A Lifelong Relationship Leads to a Legacy
It was 1941 when the late Frederick A. Fuhrman, a PhD student in pharmacology, arrived at Stanford for a summer project—one that would launch his career as a Stanford professor of physiology.
He began working on war-related cold injuries—which often occur after lengthy exposure to extreme cold—for the U.S. Army's Office of Scientific Research and Development, even before the Japanese attacked Pearl Harbor.
"Everybody knew the war was coming," Frederick recalled, "and we were gearing up."
That year, while working as a research associate in physiology, Frederick also met the Stanford student who would one day become his wife. The student, Geraldine Jackson, earned a bachelor's degree in biology and a master's degree in physiology from Stanford, taught biology to Stanford students, and worked in Stanford labs.
After completing his applied research for the war effort, Frederick shifted to basic physiology research: "I moved over to naturally occurring toxins. In a joint effort with Professor Harry Mosher, a Stanford chemist, we purified and determined the chemical structure of a poisonous toxin from the Japanese puffer fish, a valuable tool for studying the function of nerves."
Given their lifelong dedication to research and education at Stanford, you might not be surprised that Frederick and Geraldine chose the university as the recipient of multiple philanthropic gifts. After Geraldine died, Frederick established a graduate fellowship in her name to support research in the biomedical sciences.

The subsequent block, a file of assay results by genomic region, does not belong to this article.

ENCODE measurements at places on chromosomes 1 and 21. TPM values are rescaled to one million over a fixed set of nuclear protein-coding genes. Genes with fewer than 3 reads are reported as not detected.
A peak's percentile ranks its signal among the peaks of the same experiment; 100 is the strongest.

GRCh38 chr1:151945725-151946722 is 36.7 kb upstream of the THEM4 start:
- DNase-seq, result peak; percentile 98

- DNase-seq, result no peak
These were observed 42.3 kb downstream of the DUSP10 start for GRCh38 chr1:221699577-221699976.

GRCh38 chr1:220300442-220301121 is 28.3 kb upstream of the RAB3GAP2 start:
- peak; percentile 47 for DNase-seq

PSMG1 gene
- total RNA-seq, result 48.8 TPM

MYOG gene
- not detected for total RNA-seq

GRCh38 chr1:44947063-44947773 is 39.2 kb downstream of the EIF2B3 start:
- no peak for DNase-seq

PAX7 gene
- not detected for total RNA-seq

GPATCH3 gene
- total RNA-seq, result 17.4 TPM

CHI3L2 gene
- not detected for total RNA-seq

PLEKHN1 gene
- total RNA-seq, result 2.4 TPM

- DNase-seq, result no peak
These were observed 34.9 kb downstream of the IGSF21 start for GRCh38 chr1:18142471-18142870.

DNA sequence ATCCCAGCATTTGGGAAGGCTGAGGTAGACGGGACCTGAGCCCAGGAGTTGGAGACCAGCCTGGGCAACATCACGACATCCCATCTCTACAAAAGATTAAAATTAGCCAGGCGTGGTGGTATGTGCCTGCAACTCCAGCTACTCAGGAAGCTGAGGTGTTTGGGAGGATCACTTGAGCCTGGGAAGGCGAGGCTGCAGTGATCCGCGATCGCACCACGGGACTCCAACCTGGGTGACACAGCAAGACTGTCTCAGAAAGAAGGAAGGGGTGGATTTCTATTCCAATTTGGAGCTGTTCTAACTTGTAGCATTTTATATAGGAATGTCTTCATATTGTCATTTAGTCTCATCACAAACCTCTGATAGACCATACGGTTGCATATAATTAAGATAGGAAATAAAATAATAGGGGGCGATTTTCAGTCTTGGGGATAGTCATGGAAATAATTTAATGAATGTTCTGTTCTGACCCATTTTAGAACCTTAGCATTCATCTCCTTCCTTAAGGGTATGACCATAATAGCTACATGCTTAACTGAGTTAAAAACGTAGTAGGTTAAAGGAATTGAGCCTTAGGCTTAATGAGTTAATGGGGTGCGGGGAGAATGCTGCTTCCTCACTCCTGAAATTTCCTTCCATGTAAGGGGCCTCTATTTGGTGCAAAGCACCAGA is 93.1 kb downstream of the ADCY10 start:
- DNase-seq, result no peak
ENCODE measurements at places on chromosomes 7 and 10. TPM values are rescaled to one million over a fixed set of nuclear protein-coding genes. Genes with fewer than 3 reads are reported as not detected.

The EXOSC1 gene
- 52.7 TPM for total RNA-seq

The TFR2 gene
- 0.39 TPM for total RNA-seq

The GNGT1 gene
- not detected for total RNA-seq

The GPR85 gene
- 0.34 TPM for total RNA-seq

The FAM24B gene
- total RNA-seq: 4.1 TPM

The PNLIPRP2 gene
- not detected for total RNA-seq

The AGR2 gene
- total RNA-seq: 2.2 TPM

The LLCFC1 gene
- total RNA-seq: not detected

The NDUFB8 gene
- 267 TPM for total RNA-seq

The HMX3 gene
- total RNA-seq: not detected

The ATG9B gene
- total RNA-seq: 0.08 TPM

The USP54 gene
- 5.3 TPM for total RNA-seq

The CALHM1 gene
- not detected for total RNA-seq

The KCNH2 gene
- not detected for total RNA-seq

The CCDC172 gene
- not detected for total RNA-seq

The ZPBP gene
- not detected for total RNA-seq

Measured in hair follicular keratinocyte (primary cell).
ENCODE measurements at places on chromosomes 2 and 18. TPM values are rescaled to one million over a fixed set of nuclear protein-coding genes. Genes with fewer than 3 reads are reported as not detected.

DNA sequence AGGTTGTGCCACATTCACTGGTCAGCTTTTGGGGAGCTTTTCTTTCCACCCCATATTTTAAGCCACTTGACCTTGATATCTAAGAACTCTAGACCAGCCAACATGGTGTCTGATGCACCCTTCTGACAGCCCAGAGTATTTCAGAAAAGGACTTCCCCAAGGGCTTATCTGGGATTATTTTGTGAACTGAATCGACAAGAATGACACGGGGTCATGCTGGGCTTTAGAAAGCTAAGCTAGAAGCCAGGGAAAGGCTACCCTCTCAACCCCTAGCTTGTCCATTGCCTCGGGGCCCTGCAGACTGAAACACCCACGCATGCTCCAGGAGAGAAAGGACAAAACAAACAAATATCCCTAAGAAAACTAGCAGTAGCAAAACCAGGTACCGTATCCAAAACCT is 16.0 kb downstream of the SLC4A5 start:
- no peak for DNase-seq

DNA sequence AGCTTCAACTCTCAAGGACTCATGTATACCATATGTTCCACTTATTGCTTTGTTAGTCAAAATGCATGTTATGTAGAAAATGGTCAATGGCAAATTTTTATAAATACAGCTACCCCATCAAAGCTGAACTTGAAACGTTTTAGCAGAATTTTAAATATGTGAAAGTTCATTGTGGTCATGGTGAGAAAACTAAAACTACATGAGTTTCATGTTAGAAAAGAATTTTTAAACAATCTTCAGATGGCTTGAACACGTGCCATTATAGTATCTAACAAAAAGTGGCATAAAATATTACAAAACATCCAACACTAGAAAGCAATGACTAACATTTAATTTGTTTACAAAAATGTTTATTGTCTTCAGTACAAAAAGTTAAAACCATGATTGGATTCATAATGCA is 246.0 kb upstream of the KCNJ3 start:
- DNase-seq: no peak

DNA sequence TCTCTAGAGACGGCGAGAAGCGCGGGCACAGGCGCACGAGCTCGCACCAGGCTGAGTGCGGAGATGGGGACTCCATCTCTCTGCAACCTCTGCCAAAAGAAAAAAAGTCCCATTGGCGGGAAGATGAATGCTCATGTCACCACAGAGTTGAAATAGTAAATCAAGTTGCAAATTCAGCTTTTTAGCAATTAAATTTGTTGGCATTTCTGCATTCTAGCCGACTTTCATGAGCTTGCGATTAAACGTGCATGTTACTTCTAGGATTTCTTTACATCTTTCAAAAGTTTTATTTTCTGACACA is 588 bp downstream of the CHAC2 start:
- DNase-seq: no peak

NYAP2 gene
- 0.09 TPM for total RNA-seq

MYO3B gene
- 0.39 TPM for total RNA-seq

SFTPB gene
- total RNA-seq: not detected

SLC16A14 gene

Over the years Frederick also established several charitable gift annuities at Stanford. Before he passed away he received fixed gift annuity payments for life; Now the funds remaining in the annuities are being used to support basic research and preclinical education at the School of Medicine.
"I've always been interested in supporting research and teaching in the basic medical sciences at Stanford," Frederick said. "Charitable gift annuities are a way for me to continue financially, save taxes, and have something left to support basic research after I die."
The Fuhrmans chose Stanford as a beneficiary because its values align with theirs and because the Stanford name equals quality. "We gave to Stanford because we liked the way Stanford worked," Frederick said. "Their goals were similar to ours, and we were happy to support a leading school."